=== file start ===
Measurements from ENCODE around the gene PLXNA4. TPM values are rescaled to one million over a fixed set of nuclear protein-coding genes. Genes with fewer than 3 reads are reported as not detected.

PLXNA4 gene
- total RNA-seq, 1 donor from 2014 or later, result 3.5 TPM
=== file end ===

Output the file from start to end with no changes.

Measurements from ENCODE around the gene PLXNA4. TPM values are rescaled to one million over a fixed set of nuclear protein-coding genes. Genes with fewer than 3 reads are reported as not detected.

PLXNA4 gene
- total RNA-seq, 1 donor from 2014 or later, result 3.5 TPM